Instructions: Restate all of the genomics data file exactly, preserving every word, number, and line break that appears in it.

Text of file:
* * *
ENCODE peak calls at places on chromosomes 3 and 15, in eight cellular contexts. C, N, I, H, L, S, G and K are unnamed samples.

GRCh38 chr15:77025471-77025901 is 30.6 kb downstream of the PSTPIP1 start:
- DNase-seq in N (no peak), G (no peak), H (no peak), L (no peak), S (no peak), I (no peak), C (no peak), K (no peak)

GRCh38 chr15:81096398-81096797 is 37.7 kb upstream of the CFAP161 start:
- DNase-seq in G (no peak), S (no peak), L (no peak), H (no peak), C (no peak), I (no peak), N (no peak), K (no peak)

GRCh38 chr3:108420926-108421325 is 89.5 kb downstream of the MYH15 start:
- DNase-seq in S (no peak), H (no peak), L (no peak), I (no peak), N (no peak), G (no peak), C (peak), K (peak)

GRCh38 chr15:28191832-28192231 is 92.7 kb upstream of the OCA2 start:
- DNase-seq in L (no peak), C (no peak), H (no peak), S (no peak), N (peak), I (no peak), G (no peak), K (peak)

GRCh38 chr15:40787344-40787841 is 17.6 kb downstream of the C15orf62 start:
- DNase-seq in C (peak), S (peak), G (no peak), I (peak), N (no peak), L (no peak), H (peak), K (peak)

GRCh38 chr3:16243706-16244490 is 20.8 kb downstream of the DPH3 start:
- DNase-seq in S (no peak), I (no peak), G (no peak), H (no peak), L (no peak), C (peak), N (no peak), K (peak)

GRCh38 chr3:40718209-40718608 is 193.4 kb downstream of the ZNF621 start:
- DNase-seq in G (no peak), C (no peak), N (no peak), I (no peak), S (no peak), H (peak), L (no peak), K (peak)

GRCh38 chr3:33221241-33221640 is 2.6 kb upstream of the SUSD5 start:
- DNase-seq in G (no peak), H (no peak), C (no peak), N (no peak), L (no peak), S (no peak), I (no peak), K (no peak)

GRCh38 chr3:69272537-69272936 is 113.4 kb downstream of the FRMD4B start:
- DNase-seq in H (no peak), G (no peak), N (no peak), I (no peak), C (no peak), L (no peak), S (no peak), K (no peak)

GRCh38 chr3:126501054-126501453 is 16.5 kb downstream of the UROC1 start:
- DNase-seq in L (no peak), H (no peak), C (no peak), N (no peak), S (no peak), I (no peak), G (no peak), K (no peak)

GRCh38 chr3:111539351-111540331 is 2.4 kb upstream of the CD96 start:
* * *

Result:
ENCODE peak calls at places on chromosomes 3 and 15, in eight cellular contexts. C, N, I, H, L, S, G and K are unnamed samples.

GRCh38 chr15:77025471-77025901 is 30.6 kb downstream of the PSTPIP1 start:
- DNase-seq in N (no peak), G (no peak), H (no peak), L (no peak), S (no peak), I (no peak), C (no peak), K (no peak)

GRCh38 chr15:81096398-81096797 is 37.7 kb upstream of the CFAP161 start:
- DNase-seq in G (no peak), S (no peak), L (no peak), H (no peak), C (no peak), I (no peak), N (no peak), K (no peak)

GRCh38 chr3:108420926-108421325 is 89.5 kb downstream of the MYH15 start:
- DNase-seq in S (no peak), H (no peak), L (no peak), I (no peak), N (no peak), G (no peak), C (peak), K (peak)

GRCh38 chr15:28191832-28192231 is 92.7 kb upstream of the OCA2 start:
- DNase-seq in L (no peak), C (no peak), H (no peak), S (no peak), N (peak), I (no peak), G (no peak), K (peak)

GRCh38 chr15:40787344-40787841 is 17.6 kb downstream of the C15orf62 start:
- DNase-seq in C (peak), S (peak), G (no peak), I (peak), N (no peak), L (no peak), H (peak), K (peak)

GRCh38 chr3:16243706-16244490 is 20.8 kb downstream of the DPH3 start:
- DNase-seq in S (no peak), I (no peak), G (no peak), H (no peak), L (no peak), C (peak), N (no peak), K (peak)

GRCh38 chr3:40718209-40718608 is 193.4 kb downstream of the ZNF621 start:
- DNase-seq in G (no peak), C (no peak), N (no peak), I (no peak), S (no peak), H (peak), L (no peak), K (peak)

GRCh38 chr3:33221241-33221640 is 2.6 kb upstream of the SUSD5 start:
- DNase-seq in G (no peak), H (no peak), C (no peak), N (no peak), L (no peak), S (no peak), I (no peak), K (no peak)

GRCh38 chr3:69272537-69272936 is 113.4 kb downstream of the FRMD4B start:
- DNase-seq in H (no peak), G (no peak), N (no peak), I (no peak), C (no peak), L (no peak), S (no peak), K (no peak)

GRCh38 chr3:126501054-126501453 is 16.5 kb downstream of the UROC1 start:
- DNase-seq in L (no peak), H (no peak), C (no peak), N (no peak), S (no peak), I (no peak), G (no peak), K (no peak)

GRCh38 chr3:111539351-111540331 is 2.4 kb upstream of the CD96 start: